Archive for the ‘Title I Schools’ Tag

Just a Quick Note: The squeaky wheel DOES get the grease!   2 comments

Over the past few months, my two elementary-age daughters have brought home various fliers/permission slips for educational programs hosted by their school. It’s kind of ironic because last year they were not ‘invited’ to participate in anything (that I recall). So a few months ago (I think it was actually the beginning of the school year), I was at a school event and asked about enrichment or tutoring programs for the girls. The woman with whom I spoke is the Reading Specialist for the school. When I inquired about opportunities, she informed me that her program was only for kids who did not score well above ‘Meets Standards’ on the Criterion Referenced Competency Test (CRCT) or those who were identified as students who may not pass the Reading and Math portions of the test. So I started asking a bunch of questions (y’all know how I do) about the programs available for Title I students, grants to offer programs, etc., etc. Her eyes started to glaze over because I was mentioning programs and grants she had never heard of (SMH). My point was this: If the district/school gets Title I funding for my girls, why are they not participating in any of the programs funded with those monies? I don’t think that my expectations are unreasonable, even though they do not need remediation or supports, they should still benefit from those funds since the school does.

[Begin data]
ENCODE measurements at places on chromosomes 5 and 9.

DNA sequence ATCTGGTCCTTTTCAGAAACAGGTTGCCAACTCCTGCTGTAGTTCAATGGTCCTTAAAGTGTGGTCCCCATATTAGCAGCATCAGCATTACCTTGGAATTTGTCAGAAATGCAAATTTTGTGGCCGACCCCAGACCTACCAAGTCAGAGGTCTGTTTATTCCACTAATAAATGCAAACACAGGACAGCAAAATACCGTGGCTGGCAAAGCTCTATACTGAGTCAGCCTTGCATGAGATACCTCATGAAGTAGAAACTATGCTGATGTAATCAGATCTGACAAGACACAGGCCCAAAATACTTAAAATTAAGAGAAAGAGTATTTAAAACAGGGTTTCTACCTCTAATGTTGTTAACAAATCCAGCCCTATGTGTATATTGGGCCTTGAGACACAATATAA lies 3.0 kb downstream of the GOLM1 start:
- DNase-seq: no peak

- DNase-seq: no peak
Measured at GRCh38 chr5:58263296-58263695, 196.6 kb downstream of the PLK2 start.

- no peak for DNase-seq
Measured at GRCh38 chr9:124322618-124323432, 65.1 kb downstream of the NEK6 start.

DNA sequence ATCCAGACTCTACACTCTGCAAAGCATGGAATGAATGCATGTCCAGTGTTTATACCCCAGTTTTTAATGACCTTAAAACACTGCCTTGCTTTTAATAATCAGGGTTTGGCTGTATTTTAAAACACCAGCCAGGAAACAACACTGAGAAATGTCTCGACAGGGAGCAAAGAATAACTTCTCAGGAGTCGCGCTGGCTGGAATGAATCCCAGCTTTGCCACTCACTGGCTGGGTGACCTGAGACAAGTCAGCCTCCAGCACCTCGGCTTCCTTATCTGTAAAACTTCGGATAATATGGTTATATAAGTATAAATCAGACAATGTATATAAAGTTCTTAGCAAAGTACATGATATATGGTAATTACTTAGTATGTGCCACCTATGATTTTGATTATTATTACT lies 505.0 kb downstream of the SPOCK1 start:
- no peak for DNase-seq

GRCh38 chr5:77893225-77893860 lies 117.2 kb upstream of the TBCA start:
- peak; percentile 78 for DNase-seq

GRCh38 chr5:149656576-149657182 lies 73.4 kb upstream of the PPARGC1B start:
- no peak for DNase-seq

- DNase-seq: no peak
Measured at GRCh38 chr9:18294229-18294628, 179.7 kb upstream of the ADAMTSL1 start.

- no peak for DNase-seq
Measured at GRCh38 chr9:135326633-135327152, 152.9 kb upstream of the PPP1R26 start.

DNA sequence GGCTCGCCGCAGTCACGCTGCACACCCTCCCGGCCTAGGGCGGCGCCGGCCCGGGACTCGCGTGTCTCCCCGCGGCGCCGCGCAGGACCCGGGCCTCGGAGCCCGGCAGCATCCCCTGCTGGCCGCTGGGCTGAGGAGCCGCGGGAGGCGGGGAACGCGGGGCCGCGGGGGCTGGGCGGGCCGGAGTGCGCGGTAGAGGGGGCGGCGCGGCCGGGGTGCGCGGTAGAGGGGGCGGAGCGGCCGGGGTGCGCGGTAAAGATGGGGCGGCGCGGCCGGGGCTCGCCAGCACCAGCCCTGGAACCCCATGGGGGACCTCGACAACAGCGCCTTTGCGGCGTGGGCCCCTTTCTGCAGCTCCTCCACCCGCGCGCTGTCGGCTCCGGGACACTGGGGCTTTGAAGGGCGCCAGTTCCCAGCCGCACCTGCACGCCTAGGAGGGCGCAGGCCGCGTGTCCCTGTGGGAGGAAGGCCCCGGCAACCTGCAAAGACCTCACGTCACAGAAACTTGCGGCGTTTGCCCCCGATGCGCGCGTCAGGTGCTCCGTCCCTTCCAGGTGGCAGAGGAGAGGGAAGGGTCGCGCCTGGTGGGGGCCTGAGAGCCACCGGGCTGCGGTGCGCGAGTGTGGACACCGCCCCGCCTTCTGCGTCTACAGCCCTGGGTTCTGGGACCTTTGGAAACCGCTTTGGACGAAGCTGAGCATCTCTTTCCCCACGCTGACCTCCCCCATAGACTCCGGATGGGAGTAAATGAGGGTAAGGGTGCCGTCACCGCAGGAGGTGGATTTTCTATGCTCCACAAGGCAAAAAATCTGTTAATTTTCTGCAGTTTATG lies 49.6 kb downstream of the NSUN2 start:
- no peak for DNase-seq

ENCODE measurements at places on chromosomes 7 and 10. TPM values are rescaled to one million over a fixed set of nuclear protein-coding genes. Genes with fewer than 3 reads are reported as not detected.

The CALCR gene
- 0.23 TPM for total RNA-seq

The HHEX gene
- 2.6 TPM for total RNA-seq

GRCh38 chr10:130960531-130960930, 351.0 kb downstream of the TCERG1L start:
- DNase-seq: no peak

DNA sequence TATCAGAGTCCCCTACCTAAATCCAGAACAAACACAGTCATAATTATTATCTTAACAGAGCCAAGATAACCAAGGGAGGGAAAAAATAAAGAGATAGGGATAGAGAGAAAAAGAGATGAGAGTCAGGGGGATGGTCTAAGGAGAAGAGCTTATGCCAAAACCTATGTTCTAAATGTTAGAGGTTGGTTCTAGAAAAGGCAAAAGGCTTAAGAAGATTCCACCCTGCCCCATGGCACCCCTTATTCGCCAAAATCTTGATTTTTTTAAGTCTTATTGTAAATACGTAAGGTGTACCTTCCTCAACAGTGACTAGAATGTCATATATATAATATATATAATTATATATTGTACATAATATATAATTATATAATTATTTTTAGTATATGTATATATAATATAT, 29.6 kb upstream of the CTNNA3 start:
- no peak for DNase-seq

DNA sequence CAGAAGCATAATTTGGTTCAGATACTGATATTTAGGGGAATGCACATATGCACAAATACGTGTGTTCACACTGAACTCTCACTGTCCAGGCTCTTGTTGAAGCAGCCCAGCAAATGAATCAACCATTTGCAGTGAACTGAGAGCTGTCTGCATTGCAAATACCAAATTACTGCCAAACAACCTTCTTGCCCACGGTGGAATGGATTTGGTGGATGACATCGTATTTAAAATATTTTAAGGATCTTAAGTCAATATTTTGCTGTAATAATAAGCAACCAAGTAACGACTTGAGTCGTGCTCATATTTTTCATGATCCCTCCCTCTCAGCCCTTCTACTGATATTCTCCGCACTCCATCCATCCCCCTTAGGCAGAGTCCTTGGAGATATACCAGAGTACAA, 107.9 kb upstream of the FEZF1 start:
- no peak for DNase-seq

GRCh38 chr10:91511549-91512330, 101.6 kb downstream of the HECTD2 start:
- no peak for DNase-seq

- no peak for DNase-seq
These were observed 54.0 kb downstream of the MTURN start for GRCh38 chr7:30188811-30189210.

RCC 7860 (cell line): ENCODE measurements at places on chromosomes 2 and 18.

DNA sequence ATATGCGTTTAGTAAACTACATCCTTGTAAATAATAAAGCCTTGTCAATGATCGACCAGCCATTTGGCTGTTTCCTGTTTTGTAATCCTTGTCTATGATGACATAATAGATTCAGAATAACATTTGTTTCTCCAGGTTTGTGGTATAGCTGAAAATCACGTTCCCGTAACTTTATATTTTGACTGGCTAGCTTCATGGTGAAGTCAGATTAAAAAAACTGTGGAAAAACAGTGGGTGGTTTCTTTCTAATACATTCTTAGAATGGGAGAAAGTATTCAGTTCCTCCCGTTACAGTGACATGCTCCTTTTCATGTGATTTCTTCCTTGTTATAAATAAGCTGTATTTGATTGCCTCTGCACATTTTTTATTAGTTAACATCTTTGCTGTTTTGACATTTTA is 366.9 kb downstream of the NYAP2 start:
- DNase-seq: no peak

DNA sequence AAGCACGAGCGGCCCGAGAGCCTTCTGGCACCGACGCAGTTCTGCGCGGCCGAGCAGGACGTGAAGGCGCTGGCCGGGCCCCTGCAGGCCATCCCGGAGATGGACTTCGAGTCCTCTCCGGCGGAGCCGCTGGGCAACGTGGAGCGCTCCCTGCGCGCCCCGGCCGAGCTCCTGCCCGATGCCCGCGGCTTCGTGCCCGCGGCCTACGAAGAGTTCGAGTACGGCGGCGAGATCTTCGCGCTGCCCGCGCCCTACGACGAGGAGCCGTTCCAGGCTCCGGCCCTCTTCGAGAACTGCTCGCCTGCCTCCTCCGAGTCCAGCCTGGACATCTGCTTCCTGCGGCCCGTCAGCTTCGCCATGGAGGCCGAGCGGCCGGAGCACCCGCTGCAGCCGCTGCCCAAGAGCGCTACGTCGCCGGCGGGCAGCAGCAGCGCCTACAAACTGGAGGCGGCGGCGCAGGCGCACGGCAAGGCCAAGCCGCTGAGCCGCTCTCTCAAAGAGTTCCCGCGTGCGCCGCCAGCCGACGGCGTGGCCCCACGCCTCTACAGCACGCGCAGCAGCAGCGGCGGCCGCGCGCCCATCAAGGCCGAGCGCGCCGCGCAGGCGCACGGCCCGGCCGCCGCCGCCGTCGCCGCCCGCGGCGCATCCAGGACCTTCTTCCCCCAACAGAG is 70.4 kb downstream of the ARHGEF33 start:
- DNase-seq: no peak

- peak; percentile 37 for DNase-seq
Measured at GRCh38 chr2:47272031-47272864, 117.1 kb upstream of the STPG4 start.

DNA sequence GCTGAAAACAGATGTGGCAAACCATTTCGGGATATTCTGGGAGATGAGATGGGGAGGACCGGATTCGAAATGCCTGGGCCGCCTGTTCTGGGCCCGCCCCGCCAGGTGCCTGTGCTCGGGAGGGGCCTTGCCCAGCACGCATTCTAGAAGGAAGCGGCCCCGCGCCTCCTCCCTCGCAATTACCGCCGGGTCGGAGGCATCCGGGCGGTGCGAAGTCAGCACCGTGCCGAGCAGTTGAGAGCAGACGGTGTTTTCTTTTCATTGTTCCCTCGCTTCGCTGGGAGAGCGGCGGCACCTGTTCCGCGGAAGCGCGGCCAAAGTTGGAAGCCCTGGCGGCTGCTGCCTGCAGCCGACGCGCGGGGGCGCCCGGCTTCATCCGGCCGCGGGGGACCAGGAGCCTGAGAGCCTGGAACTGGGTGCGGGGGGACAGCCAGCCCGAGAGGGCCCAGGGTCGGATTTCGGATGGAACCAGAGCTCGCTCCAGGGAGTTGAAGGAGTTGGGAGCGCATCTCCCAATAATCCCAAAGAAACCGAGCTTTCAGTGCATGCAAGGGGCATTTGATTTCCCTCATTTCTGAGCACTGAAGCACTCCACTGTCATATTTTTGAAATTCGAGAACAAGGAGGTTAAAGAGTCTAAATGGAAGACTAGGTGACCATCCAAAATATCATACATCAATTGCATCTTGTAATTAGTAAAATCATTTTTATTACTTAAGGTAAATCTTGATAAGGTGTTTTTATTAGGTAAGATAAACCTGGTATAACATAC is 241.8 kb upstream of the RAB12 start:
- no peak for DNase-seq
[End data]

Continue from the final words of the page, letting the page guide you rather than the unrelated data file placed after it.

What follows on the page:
Not that I am awaiting confirmation/approval from anyone on this, but just thought it was kinda funny that once I started asking school and district officials about Title I money/programs, my kids start receiving all of these forms for various programs.

On re-engaging parents, the PTA has a lot of work to do   2 comments

So 3 weeks into the school year, and I decided to give this PTA thing another chance. I will admit that I only attended one meeting last year and I will explain why (not that I need to). At last year’s meeting, everyone in attendance received a copy of the PTA’s projected budget for that school year. It’s part of my nature to read (and re-read) anything handed to me, so that time was no different. As I scanned the projected budget, I noticed that the PTA listed a $20,000 contribution to the school. Hmmmm. I thought, “Why in the hell would the PTA want to donate that kind of money to the school? Especially since this is a Title I school and there’s no money to carryover from last year? So, I asked one of the board members and a few parents to see if they knew; no one did. That really bothered me, on so many levels.

Despite my reservations, I made an effort to stay involved. I became Room Parent for my then 3rd grader’s class; the Kindergarten teacher had a ParaPro so she didn’t need as much help. I often sent classroom snacks to both teachers, went on field trips, etc. But I have to admit that chaos and disorganization are two of my biggest pet peeves and my interaction with the ‘school’ was limited to the aforementioned activities. Communication from the PTA often came late, or not at all; the Teacher Appreciation Week celebration was ill-planned. Any time one parent asks another (during the week of the celebration) what they are supposed to send, there is definitely a communication problem. Sadly, that was not the first issue with the PTA.